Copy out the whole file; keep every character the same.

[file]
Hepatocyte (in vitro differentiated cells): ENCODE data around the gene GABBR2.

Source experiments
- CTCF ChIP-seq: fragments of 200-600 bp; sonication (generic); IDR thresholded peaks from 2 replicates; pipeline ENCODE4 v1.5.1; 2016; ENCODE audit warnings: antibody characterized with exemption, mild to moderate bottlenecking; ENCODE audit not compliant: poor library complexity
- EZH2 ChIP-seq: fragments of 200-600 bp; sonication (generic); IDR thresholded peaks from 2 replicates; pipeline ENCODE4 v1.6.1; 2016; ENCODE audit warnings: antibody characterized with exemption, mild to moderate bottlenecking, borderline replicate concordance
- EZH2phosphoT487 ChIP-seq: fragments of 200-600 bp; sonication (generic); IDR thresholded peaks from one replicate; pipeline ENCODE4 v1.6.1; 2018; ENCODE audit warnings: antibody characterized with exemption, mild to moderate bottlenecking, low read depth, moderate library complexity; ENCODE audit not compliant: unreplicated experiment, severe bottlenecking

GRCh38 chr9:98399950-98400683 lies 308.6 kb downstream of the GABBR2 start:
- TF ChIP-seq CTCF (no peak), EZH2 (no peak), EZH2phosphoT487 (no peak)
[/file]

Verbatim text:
Hepatocyte (in vitro differentiated cells): ENCODE data around the gene GABBR2.

Source experiments
- CTCF ChIP-seq: fragments of 200-600 bp; sonication (generic); IDR thresholded peaks from 2 replicates; pipeline ENCODE4 v1.5.1; 2016; ENCODE audit warnings: antibody characterized with exemption, mild to moderate bottlenecking; ENCODE audit not compliant: poor library complexity
- EZH2 ChIP-seq: fragments of 200-600 bp; sonication (generic); IDR thresholded peaks from 2 replicates; pipeline ENCODE4 v1.6.1; 2016; ENCODE audit warnings: antibody characterized with exemption, mild to moderate bottlenecking, borderline replicate concordance
- EZH2phosphoT487 ChIP-seq: fragments of 200-600 bp; sonication (generic); IDR thresholded peaks from one replicate; pipeline ENCODE4 v1.6.1; 2018; ENCODE audit warnings: antibody characterized with exemption, mild to moderate bottlenecking, low read depth, moderate library complexity; ENCODE audit not compliant: unreplicated experiment, severe bottlenecking

GRCh38 chr9:98399950-98400683 lies 308.6 kb downstream of the GABBR2 start:
- TF ChIP-seq CTCF (no peak), EZH2 (no peak), EZH2phosphoT487 (no peak)